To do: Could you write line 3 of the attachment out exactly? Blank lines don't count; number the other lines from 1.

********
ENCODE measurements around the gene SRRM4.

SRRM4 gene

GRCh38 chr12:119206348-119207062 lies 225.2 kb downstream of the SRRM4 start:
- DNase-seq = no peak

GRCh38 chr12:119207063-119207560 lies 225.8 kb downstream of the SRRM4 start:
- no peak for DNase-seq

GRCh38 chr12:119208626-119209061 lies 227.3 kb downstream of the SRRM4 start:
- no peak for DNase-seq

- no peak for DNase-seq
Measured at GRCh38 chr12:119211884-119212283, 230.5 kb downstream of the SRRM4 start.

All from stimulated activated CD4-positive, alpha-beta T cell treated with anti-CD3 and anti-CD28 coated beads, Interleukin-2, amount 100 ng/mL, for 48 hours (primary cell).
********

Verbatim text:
GRCh38 chr12:119206348-119207062 lies 225.2 kb downstream of the SRRM4 start: